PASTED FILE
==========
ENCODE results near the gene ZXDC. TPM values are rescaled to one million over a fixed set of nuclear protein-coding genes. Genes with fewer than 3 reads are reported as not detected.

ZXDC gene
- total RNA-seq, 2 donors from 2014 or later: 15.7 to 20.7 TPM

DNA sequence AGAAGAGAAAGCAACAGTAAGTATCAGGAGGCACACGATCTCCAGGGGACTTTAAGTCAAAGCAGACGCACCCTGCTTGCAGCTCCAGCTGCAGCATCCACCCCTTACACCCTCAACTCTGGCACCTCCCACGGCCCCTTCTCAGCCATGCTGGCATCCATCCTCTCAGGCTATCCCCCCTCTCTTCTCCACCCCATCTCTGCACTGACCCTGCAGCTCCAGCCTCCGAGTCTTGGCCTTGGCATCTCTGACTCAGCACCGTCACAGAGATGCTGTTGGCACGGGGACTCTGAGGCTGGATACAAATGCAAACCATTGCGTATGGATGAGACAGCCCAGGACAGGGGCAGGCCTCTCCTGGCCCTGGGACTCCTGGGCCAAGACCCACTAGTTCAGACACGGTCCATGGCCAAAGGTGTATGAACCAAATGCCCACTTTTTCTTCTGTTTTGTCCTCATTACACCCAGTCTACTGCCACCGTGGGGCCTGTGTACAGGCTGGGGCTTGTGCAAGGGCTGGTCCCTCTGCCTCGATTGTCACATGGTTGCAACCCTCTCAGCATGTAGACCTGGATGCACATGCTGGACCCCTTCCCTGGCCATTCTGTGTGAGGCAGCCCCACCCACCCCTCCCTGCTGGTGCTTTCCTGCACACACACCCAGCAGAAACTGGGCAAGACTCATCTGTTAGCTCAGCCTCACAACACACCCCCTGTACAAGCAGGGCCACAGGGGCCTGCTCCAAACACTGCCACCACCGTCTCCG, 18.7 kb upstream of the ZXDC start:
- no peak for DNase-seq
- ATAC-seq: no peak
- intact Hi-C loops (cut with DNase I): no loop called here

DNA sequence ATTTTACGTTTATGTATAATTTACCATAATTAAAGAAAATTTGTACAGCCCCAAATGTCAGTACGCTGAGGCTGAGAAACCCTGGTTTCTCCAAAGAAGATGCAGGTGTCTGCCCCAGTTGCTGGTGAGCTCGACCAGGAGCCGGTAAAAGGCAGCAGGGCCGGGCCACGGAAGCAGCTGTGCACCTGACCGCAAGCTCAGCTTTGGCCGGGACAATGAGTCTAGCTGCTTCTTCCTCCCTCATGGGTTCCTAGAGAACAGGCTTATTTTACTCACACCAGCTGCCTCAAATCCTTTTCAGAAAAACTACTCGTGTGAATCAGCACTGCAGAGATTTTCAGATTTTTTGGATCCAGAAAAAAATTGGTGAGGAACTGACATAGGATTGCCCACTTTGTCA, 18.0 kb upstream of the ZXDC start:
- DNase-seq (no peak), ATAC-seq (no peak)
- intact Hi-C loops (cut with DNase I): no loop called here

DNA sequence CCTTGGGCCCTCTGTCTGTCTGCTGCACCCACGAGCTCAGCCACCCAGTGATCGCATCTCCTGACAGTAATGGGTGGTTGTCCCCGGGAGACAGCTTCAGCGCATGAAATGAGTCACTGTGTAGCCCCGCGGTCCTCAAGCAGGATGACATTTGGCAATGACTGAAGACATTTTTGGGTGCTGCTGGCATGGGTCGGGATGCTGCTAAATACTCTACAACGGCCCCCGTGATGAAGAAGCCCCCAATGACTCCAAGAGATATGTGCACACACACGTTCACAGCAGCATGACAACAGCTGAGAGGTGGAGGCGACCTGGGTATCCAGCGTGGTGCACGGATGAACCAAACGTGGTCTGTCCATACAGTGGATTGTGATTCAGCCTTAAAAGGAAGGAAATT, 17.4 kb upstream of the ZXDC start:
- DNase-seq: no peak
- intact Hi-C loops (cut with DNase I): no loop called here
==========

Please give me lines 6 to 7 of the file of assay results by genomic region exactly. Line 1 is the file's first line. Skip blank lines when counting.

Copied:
- ATAC-seq: no peak
- intact Hi-C loops (cut with DNase I): no loop called here